The Uniqueness Of A Man In Nature

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The evolutionary biologist Theodosius Dobzhansky once said, ‘All species are unique, but humans are uniquest.’ Evolution has bestowed upon humankind a remarkable set of unique biological, social, behavioral, and emotional traits such as bipedalism, using tools to make other tools, a large brain, dexterity, abstract thinking, language to name a few. These characteristics are said to be unique to us humans and separate us from other animals and our animal ancestors. Our special characteristics are the premise for us humans, considering ourselves highly intelligent, innovative, and progressive. But a counterview claims that animals are not as different from us humans as we’re so easily led to believe by theologians who propound that God has made man in his image; that man has a soul and animals are merely biological robots made for his pleasure. 

And, this counterview has been slowly gaining traction with patient and close observations of our planetary cohabitants. Speaking of bipedalism, animals like chimpanzees (our closest relatives), kangaroos and penguins can walk on two legs. Abstract thinking is observed in chimpanzees. Chimps display the capacity to distinguish objects and group them into categories. Dogs respond to commands and have an excellent memory. Animals can communicate using sounds, gestures, and facial expressions much like we humans do. The rudiments of uniquely human traits, such as symbolic language and complex social organization, have been noticed in the animal world too. Apparently, we wouldn’t come to possess these traits had our animal ancestors not had them in the first place. So, do these findings imply that we humans are not as unique as we once thought we were? The list of what’s uniquely human has indeed grown shorter than it once was, but animals cannot match humans on the scale of development of certain traits and this is what probably sets us apart. While we humans share traits with animals, those shared traits are far more developed and multifaceted in humans vis-à-vis other animals. In this essay, we shall discuss traits that make us humans unique viz. bipedalism and abstract thought.

To understand how we differ from animals; we have to look at how we got to where we are. Early human fossils and archeological remains suggest that there were many different species of humans several million years ago. These primitive human species called hominins migrated to Asia around two million years ago and then moved into Europe, and much later to the rest of the world. Over time several branches of hominins went extinct while the branch that led to modern humans viz. the Homo Sapiens (man the wise) continued to evolve. We left trees, started walking, started living in groups, and our brains increased in size. We started producing superior cultural and technological artifacts, like tools, which over time, became more complex. We used symbols to communicate, cave art, designing ornaments, and burying our dead. We eventually developed language, a complex symbolic system, to communicate and represent the world around us. The most significant difference that sets humans apart is our ability to make conscious, intelligent decisions. To escape the vagaries of nature, we created synthetic environments using technology i.e., cities. Unlike animals, which are subject to the natural world we have come to exercise partial control over the natural world as a result of our constant endeavor to make our lives easier and richer.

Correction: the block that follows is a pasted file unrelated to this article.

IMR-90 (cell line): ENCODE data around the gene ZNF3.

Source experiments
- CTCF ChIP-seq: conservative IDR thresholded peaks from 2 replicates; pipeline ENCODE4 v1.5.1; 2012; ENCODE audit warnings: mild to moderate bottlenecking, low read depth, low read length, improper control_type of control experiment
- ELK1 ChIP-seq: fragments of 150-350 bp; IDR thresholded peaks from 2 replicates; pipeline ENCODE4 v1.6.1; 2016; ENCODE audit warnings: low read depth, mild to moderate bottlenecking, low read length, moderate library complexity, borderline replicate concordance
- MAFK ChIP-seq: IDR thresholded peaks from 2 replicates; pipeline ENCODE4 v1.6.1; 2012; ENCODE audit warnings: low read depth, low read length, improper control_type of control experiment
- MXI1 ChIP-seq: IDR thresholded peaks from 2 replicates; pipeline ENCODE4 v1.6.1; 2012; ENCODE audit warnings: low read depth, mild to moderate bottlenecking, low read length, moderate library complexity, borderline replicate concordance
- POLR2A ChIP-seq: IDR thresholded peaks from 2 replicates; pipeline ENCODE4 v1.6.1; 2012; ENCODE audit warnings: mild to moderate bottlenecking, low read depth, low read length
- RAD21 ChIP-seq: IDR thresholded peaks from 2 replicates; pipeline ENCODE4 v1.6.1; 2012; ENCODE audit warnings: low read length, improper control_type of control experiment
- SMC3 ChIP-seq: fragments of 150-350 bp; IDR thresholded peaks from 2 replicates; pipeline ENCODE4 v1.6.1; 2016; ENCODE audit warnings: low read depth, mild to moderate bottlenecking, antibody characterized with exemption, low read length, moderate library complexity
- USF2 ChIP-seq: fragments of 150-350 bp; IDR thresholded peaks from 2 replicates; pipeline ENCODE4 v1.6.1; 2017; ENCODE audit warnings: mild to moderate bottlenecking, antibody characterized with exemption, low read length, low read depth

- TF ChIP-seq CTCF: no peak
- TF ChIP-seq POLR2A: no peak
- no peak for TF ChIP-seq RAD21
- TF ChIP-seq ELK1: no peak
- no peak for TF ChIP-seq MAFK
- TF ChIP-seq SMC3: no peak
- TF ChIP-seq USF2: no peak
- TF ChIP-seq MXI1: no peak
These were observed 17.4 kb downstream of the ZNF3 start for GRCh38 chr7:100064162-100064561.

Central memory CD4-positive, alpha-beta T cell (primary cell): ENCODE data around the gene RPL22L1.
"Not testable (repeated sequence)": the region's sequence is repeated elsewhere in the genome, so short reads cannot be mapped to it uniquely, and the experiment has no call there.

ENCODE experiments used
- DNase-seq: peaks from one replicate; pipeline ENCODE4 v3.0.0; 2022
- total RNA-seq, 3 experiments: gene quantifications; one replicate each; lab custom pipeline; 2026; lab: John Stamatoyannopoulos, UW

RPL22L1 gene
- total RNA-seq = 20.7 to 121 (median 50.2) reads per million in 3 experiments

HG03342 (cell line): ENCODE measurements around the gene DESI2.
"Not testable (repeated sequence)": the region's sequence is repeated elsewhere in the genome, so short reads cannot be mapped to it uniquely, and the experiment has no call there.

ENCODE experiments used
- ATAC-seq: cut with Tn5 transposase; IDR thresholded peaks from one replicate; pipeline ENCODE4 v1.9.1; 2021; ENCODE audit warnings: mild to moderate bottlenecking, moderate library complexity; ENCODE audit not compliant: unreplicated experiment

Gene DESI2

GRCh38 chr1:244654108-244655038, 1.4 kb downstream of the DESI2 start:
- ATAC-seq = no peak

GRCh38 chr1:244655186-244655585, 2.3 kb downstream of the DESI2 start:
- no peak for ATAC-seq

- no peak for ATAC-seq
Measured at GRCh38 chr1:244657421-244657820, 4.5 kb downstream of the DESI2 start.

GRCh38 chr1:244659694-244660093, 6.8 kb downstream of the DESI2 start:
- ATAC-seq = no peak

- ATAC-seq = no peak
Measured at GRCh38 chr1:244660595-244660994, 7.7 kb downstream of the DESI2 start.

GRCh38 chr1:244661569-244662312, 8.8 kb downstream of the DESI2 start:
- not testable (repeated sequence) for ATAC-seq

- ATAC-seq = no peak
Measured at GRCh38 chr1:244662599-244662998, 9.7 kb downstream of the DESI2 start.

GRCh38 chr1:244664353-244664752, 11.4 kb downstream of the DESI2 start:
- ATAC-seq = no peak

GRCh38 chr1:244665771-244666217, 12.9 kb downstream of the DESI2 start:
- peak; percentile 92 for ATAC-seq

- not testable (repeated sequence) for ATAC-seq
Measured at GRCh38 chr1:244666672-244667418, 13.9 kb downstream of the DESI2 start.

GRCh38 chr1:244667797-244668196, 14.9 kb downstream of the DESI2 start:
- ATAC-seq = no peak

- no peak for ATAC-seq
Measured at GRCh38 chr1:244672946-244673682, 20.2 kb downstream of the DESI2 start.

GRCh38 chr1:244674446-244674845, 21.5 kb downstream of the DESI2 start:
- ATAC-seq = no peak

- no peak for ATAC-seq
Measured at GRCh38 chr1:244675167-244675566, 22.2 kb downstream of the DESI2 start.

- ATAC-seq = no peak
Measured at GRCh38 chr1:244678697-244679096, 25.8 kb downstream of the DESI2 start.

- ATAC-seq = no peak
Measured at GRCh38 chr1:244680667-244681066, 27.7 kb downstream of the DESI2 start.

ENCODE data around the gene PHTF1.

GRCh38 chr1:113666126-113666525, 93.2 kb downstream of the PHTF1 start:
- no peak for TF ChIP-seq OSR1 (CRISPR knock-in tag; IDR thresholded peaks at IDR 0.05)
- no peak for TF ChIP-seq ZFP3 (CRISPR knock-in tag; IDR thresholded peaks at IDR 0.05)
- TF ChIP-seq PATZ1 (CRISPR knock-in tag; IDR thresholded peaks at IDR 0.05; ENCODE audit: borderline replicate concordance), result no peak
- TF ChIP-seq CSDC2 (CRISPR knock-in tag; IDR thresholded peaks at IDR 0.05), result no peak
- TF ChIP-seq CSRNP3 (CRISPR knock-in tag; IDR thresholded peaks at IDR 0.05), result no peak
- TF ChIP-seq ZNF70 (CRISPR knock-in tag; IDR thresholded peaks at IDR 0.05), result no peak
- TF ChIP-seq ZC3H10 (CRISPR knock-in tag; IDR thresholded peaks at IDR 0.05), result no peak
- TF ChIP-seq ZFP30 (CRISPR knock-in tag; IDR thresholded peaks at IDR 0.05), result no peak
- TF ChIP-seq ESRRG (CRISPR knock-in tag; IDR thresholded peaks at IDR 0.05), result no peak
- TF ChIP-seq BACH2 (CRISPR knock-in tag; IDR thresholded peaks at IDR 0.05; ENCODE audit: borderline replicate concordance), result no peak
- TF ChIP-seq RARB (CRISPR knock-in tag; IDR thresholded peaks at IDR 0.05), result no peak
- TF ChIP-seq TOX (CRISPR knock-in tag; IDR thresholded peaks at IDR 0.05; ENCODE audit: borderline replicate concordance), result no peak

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Anthropologist Herman Ponzter claimed that “Walking upright on two legs is a defining feature that makes us human, It distinguishes our entire lineage from all other apes.” According to Ponzter’s theory walking upright saves energy and enabled our ancestors to efficiently forage for food. Tests on humans and chimpanzees walking on treadmills proved that upright walking utilized only a quarter of the energy compared to walking on feet and knuckles. Bipedalism is the most pivotal primary physical and biological adaptation that distinguishes us humans from other animals. Bipedalism, according to evidence coming from Africa, was our first step on the road to becoming humans. Bipedalism began several million years ago before tool-making or increase in brain size, which emphasizes its importance to our survival. Climate change was the reason for the transition from quadrupedalism to bipedalism. As Africa became drier, huge rainforests were replaced by open Savannahs. Thus, walking upright with powerful strides would be advantageous for moving long distances for food and to escape from predators. An upright position would free the hands to carry offspring’s, food, and tools. Bipedalism is instrumental to the concept of ‘male provisioning,’ i.e., males carrying food to females, thus increasing birthrate as it allowed females to focus on child bearing and rearing. Animals like chimpanzees and gorillas show facultative bipedalism, meaning they can occasionally walk upright, however their stance is different; with bent knees and hips, they tend to look awkward. This is because their skeletons are not adapted for regular walking on two legs unlike humans.